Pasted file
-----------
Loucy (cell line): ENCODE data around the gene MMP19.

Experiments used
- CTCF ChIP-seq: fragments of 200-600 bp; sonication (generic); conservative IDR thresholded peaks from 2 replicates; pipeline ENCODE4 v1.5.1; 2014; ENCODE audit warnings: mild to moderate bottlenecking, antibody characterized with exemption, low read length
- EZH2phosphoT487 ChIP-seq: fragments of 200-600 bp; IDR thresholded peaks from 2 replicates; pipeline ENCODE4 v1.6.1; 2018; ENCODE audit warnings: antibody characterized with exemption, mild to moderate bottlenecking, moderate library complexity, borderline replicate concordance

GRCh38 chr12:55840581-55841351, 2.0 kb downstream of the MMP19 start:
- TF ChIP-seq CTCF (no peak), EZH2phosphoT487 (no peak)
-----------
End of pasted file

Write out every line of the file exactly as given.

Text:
Loucy (cell line): ENCODE data around the gene MMP19.

Experiments used
- CTCF ChIP-seq: fragments of 200-600 bp; sonication (generic); conservative IDR thresholded peaks from 2 replicates; pipeline ENCODE4 v1.5.1; 2014; ENCODE audit warnings: mild to moderate bottlenecking, antibody characterized with exemption, low read length
- EZH2phosphoT487 ChIP-seq: fragments of 200-600 bp; IDR thresholded peaks from 2 replicates; pipeline ENCODE4 v1.6.1; 2018; ENCODE audit warnings: antibody characterized with exemption, mild to moderate bottlenecking, moderate library complexity, borderline replicate concordance

GRCh38 chr12:55840581-55841351, 2.0 kb downstream of the MMP19 start:
- TF ChIP-seq CTCF (no peak), EZH2phosphoT487 (no peak)